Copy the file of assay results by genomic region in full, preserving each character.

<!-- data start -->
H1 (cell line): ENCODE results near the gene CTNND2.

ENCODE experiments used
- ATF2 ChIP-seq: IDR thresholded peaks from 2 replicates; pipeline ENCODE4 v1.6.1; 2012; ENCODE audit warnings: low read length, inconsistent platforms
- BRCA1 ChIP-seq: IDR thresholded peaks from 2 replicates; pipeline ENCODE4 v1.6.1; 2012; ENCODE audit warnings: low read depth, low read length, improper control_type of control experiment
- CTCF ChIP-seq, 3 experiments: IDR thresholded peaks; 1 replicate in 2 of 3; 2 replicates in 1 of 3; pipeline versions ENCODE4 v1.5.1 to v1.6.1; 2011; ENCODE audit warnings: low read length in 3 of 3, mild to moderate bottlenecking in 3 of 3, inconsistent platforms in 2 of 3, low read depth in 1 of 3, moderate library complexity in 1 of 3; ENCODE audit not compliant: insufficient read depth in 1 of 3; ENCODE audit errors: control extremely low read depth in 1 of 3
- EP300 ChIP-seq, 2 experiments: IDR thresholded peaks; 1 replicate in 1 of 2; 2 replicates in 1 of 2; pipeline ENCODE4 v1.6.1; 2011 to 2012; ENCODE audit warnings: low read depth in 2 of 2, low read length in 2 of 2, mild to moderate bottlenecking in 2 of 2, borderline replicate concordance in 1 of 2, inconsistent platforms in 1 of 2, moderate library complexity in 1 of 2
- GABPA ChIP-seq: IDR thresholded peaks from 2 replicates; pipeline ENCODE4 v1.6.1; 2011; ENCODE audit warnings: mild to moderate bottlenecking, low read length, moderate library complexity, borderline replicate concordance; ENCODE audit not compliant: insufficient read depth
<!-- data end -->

H1 (cell line): ENCODE results near the gene CTNND2.

ENCODE experiments used
- ATF2 ChIP-seq: IDR thresholded peaks from 2 replicates; pipeline ENCODE4 v1.6.1; 2012; ENCODE audit warnings: low read length, inconsistent platforms
- BRCA1 ChIP-seq: IDR thresholded peaks from 2 replicates; pipeline ENCODE4 v1.6.1; 2012; ENCODE audit warnings: low read depth, low read length, improper control_type of control experiment
- CTCF ChIP-seq, 3 experiments: IDR thresholded peaks; 1 replicate in 2 of 3; 2 replicates in 1 of 3; pipeline versions ENCODE4 v1.5.1 to v1.6.1; 2011; ENCODE audit warnings: low read length in 3 of 3, mild to moderate bottlenecking in 3 of 3, inconsistent platforms in 2 of 3, low read depth in 1 of 3, moderate library complexity in 1 of 3; ENCODE audit not compliant: insufficient read depth in 1 of 3; ENCODE audit errors: control extremely low read depth in 1 of 3
- EP300 ChIP-seq, 2 experiments: IDR thresholded peaks; 1 replicate in 1 of 2; 2 replicates in 1 of 2; pipeline ENCODE4 v1.6.1; 2011 to 2012; ENCODE audit warnings: low read depth in 2 of 2, low read length in 2 of 2, mild to moderate bottlenecking in 2 of 2, borderline replicate concordance in 1 of 2, inconsistent platforms in 1 of 2, moderate library complexity in 1 of 2
- GABPA ChIP-seq: IDR thresholded peaks from 2 replicates; pipeline ENCODE4 v1.6.1; 2011; ENCODE audit warnings: mild to moderate bottlenecking, low read length, moderate library complexity, borderline replicate concordance; ENCODE audit not compliant: insufficient read depth